Mourners from the top ranks of Washington and Hollywood paid final tribute to Nancy Reagan on Friday, recalling at her funeral how the former first lady and her husband made up "two halves of a circle," with a legendary love that seemed to inspire everyone they met.
Inseparable in life, the pair were to be reunited in death in side-by-side graves at Ronald Reagan's presidential library.
During a service filled with poignant and often humorous memories, each speaker came back to the couple's love story.
"When they were together, he hid love notes around the house for her to find," said Reagan's former chief of staff, James Baker. "She reciprocated by secreting little notes in jellybeans in his suitcase.
"Ronald and Nancy Reagan were defined by their love for each other," Baker added. "They were as close to being one person as it is possible for any two people to be."
Although many speakers invoked the president's name, they were also quick to add that Mrs. Reagan was more than just a supportive wife. She was a force of nature herself.
"There would be no Ronald Reagan Presidential Library without a President Ronald Reagan, and there likely wouldn't have been a President Ronald Reagan without a Nancy Reagan," said the couple's son, Ron Reagan.
It was her belief in what her husband could accomplish that gave his father the "chutzpah" to seek political office, he added.
"It would be a mistake, by the way, to consider her as somehow subordinate to him just because he was the one usually taking the center stage," Reagan said. "They were co-equals. They complemented one another."
While her husband was affable, Mrs. Reagan could be loving, friendly and quick to laugh. But, if anyone did anything she thought was harmful to her husband, she was fiercely protective and sometimes quick to anger.
Former NBC anchor Tom Brokaw recalled that when he once questioned the hard-luck story of the president's early life, Mrs. Reagan was so angry that Reagan's own staff advised him to stay away from the White House until she calmed down. Reagan didn't mind the criticism, Brokaw said, but his wife did.
"Occasionally I've thought that even God might not have the guts to argue with Nancy Reagan," the couple's daughter, Patti Davis, quipped.
For his part, Reagan spoke in public so warmly, and so often, about his wife, former Canadian Prime Minister Brian Mulroney recalled, that he once told Reagan he was making every other world leader look bad in front of their wives.
"Well, Brian," he said the president told him with a smile, "That's your problem."
A waterproof tent was put up behind the library to shield its 1,000 invited guests from a rainy forecast. Although it sprinkled lightly during the 90-minute ceremony, the heavens didn't open up into a full downpour until its conclusion, forcing guests to open umbrellas as they left.
Among those in the front row were first lady Michelle Obama, who was seated next to former President George W. Bush. Hillary Clinton sat between Bush's wife, Laura, and former first lady Rosalynn Carter.
The sprawling, Spanish mission-style library is located between the Reagan's post-White House home in the upscale Bel Air section of Los Angeles and Rancho del Cielo, the "ranch in the sky" where the Reagans spent their leisure time, sometimes on horseback, in the rugged mountains near Santa Barbara.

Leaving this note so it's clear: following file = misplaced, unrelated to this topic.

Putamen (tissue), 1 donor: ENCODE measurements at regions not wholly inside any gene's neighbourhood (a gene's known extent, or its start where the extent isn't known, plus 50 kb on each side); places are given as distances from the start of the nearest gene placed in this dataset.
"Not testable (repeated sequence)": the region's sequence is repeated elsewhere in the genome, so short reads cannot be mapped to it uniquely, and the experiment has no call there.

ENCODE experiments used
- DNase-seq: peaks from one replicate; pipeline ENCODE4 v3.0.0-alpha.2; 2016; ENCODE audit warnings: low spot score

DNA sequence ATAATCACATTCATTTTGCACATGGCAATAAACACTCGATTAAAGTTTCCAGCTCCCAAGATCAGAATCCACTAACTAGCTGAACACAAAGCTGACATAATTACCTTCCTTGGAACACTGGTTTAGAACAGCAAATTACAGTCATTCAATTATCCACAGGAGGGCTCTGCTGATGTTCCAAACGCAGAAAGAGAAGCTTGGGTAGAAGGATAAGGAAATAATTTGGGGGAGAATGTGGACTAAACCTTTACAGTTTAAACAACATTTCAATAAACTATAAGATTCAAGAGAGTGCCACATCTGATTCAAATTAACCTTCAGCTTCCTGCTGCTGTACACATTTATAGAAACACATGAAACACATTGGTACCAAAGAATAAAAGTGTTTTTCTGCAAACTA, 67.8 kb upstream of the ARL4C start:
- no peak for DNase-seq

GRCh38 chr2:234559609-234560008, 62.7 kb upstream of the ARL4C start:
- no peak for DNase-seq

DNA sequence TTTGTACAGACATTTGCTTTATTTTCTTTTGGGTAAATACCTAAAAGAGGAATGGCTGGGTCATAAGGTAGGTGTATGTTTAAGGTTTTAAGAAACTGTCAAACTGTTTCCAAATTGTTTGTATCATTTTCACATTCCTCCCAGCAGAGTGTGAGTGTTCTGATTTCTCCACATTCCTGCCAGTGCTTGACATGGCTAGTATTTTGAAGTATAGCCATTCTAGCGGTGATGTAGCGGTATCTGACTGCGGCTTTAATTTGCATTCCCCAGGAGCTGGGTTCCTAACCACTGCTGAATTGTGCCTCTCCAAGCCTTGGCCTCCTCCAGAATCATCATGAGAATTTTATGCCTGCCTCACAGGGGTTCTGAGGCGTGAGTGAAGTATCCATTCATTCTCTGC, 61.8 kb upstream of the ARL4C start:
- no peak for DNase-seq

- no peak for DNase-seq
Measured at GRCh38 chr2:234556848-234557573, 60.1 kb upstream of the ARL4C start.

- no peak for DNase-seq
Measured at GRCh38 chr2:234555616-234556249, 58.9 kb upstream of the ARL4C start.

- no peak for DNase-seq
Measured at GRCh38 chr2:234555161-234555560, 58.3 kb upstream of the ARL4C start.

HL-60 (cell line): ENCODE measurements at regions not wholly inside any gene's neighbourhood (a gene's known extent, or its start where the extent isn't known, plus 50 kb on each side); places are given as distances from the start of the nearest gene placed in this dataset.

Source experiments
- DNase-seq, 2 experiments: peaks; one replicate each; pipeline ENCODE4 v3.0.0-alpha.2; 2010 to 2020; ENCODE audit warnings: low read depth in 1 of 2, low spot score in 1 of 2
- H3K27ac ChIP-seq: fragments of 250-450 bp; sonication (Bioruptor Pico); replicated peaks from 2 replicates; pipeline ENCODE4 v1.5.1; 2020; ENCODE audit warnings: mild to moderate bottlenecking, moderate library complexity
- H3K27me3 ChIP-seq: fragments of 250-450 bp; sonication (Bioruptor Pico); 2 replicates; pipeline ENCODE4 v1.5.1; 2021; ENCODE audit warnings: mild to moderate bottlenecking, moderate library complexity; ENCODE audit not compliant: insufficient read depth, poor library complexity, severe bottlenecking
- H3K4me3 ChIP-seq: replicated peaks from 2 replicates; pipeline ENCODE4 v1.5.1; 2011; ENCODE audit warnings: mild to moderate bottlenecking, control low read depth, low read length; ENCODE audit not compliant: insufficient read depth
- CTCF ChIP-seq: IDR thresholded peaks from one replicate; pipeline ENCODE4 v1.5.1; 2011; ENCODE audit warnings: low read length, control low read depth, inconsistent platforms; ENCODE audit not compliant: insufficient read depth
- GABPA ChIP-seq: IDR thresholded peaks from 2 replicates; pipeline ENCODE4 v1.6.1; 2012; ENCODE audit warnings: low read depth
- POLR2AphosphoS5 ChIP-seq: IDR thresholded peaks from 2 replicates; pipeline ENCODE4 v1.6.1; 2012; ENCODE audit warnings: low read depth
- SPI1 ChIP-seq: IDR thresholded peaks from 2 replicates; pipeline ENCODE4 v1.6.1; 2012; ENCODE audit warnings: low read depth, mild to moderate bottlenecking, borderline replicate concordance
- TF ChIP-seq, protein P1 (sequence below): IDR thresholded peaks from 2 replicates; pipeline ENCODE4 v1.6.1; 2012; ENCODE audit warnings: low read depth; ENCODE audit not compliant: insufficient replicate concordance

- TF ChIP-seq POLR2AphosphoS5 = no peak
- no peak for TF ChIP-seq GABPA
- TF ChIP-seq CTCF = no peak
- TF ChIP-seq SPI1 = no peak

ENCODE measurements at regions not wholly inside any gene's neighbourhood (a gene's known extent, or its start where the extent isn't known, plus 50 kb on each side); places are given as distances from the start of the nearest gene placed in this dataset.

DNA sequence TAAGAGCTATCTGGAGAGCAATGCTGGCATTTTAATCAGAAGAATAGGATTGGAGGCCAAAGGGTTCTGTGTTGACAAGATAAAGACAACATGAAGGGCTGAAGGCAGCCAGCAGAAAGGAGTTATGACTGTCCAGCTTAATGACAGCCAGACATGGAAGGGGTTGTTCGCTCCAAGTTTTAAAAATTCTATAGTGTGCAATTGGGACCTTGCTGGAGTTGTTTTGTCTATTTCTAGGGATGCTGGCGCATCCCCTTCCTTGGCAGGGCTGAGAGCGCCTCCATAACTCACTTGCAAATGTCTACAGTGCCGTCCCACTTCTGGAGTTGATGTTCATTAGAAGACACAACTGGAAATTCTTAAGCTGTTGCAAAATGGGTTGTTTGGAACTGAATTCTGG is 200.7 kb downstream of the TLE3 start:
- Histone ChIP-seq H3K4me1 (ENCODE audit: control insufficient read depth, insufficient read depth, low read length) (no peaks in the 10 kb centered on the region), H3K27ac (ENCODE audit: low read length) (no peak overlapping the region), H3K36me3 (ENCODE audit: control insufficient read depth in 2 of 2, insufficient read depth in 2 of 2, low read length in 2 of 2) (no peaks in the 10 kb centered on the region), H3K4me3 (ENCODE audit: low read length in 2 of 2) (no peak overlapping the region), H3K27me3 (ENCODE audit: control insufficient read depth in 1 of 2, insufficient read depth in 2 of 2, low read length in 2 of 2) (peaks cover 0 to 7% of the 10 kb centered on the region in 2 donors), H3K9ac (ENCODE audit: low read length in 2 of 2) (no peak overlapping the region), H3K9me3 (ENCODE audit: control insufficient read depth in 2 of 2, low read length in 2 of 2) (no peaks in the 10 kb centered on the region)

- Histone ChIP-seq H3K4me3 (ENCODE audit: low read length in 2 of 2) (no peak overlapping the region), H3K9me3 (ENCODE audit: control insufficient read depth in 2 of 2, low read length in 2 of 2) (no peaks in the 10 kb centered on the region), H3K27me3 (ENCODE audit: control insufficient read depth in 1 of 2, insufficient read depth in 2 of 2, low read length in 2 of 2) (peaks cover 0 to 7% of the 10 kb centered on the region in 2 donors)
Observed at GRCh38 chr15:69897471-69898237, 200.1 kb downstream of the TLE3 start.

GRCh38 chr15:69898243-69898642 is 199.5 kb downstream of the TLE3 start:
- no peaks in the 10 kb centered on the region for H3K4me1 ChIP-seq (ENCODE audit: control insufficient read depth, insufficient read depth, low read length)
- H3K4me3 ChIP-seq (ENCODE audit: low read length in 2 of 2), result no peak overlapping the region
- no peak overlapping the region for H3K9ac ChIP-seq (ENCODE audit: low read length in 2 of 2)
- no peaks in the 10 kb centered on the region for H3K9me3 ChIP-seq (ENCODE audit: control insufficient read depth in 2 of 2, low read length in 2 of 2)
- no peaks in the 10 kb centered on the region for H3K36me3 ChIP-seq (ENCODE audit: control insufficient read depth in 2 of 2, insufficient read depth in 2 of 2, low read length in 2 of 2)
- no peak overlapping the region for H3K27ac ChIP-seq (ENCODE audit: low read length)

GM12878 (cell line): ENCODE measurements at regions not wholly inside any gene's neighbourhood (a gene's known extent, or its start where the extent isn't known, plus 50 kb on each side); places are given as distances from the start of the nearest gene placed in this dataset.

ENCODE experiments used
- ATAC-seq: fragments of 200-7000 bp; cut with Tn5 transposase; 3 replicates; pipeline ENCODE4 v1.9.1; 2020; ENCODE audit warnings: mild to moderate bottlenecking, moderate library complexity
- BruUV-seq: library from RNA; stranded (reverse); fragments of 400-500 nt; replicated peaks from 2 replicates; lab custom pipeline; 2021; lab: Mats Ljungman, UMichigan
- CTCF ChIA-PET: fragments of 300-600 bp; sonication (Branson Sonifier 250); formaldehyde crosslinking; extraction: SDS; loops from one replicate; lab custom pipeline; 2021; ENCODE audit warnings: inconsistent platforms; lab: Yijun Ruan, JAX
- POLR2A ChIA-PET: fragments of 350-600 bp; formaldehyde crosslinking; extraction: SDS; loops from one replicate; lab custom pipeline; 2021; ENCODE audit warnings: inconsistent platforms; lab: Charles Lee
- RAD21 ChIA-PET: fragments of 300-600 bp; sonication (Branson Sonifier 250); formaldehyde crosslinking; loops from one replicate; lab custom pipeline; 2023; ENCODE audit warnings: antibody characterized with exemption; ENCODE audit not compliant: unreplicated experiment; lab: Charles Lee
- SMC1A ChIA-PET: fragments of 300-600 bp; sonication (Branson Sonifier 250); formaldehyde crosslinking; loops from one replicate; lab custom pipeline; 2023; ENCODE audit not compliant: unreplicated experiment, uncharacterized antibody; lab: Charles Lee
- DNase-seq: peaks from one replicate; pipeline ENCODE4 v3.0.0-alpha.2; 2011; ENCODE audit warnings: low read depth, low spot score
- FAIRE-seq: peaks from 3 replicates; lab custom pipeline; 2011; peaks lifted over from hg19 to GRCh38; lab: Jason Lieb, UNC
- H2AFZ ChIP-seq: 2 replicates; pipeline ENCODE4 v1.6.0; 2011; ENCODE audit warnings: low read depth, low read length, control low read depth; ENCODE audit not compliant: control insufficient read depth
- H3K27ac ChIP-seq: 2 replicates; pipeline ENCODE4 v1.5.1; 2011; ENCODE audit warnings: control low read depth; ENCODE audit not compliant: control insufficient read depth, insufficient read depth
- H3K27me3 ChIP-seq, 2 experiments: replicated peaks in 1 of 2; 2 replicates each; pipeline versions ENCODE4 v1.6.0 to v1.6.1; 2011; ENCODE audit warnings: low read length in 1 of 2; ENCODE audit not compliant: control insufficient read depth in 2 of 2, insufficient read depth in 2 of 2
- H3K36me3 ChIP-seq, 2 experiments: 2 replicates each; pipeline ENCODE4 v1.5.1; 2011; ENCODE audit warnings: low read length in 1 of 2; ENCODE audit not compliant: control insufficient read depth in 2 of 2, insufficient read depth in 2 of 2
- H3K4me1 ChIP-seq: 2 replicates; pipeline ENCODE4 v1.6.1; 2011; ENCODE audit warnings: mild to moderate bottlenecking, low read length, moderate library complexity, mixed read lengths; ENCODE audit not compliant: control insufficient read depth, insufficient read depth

The guest list for the funeral told the story of the couple's life together, which stretched from Hollywood's Golden Age to the California statehouse during Reagan's time as governor to Washington.
Mourners included former Reagan administration official Ed Meese, former House Speaker Newt Gingrich, Mike Love of the Beach Boys and singer Johnny Mathis.
As the group gathered briefly outside the library to chat, Mathis reminisced about how he and Mrs. Reagan would sing together during his visits to the Reagan family home. Their favorite song: "Our Love is Here to Stay."
The memorial service brought together Democrat and Republican, an unusual tableau at a time of deep division in Washington and on the 2016 campaign trail.
On Wednesday and Thursday at the library, more than 5,500 mourners filed slowly past the former first lady's closed casket, blanketed with white roses and peonies, Mrs. Reagan's favorite flower.
Tears often fell. The crowd, many in graying years, spoke to a time when it was "morning again in America" and the nation followed the Reagan doctrine to weaken Soviet influence during the Cold War.
Reagan left the presidency after eight years, on January 20, 1989.
"Ronald Reagan was one of the best presidents we've ever had, and I admired them both as a couple for their love story and the support they showed to each other," said retired school teacher Mary Ellen Gruendyke, from Riverside.
Mrs. Reagan, who died Sunday at 94, planned the smallest details of her funeral. She selected the funeral's flower arrangements, the music to be played by a Marine Corps band and the list of guests invited to the private memorial.
The library site, where the 40th president was buried in 2004, provides sweeping views of horse country dotted with oaks and, on a clear day, a vista to the Pacific.
The Reagans "just fell in love" with the spot, Boston developer and Republican fundraiser Gerald Blakeley recalled in a 2004 interview. He was part of a partnership that donated the land where the library now sits.